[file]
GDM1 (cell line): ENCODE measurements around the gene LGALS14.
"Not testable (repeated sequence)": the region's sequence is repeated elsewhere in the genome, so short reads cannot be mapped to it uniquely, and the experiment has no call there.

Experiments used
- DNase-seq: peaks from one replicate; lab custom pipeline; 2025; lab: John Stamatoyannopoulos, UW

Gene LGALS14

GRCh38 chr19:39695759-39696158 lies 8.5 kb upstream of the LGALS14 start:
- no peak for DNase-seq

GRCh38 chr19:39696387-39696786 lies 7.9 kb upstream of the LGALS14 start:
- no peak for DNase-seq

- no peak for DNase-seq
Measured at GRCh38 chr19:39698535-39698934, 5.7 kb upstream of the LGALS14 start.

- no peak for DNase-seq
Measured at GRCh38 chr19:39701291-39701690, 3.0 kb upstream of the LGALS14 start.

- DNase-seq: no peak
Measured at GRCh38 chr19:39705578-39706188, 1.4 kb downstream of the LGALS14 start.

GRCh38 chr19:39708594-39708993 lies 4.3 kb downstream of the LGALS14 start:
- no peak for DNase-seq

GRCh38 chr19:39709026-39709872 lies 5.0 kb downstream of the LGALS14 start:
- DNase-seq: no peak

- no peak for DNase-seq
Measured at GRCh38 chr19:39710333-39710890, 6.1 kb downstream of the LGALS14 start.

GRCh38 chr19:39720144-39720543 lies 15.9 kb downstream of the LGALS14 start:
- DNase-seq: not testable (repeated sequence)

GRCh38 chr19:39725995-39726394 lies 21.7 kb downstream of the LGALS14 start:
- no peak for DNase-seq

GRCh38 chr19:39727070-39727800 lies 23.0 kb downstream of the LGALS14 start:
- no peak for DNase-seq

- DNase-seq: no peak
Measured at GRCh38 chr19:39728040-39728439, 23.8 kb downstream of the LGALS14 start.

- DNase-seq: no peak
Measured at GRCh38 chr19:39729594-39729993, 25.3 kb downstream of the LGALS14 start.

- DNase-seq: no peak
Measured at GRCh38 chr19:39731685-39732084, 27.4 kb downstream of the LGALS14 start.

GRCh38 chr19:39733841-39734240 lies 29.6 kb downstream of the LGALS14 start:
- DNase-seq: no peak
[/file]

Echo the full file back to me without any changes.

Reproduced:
GDM1 (cell line): ENCODE measurements around the gene LGALS14.
"Not testable (repeated sequence)": the region's sequence is repeated elsewhere in the genome, so short reads cannot be mapped to it uniquely, and the experiment has no call there.

Experiments used
- DNase-seq: peaks from one replicate; lab custom pipeline; 2025; lab: John Stamatoyannopoulos, UW

Gene LGALS14

GRCh38 chr19:39695759-39696158 lies 8.5 kb upstream of the LGALS14 start:
- no peak for DNase-seq

GRCh38 chr19:39696387-39696786 lies 7.9 kb upstream of the LGALS14 start:
- no peak for DNase-seq

- no peak for DNase-seq
Measured at GRCh38 chr19:39698535-39698934, 5.7 kb upstream of the LGALS14 start.

- no peak for DNase-seq
Measured at GRCh38 chr19:39701291-39701690, 3.0 kb upstream of the LGALS14 start.

- DNase-seq: no peak
Measured at GRCh38 chr19:39705578-39706188, 1.4 kb downstream of the LGALS14 start.

GRCh38 chr19:39708594-39708993 lies 4.3 kb downstream of the LGALS14 start:
- no peak for DNase-seq

GRCh38 chr19:39709026-39709872 lies 5.0 kb downstream of the LGALS14 start:
- DNase-seq: no peak

- no peak for DNase-seq
Measured at GRCh38 chr19:39710333-39710890, 6.1 kb downstream of the LGALS14 start.

GRCh38 chr19:39720144-39720543 lies 15.9 kb downstream of the LGALS14 start:
- DNase-seq: not testable (repeated sequence)

GRCh38 chr19:39725995-39726394 lies 21.7 kb downstream of the LGALS14 start:
- no peak for DNase-seq

GRCh38 chr19:39727070-39727800 lies 23.0 kb downstream of the LGALS14 start:
- no peak for DNase-seq

- DNase-seq: no peak
Measured at GRCh38 chr19:39728040-39728439, 23.8 kb downstream of the LGALS14 start.

- DNase-seq: no peak
Measured at GRCh38 chr19:39729594-39729993, 25.3 kb downstream of the LGALS14 start.

- DNase-seq: no peak
Measured at GRCh38 chr19:39731685-39732084, 27.4 kb downstream of the LGALS14 start.

GRCh38 chr19:39733841-39734240 lies 29.6 kb downstream of the LGALS14 start:
- DNase-seq: no peak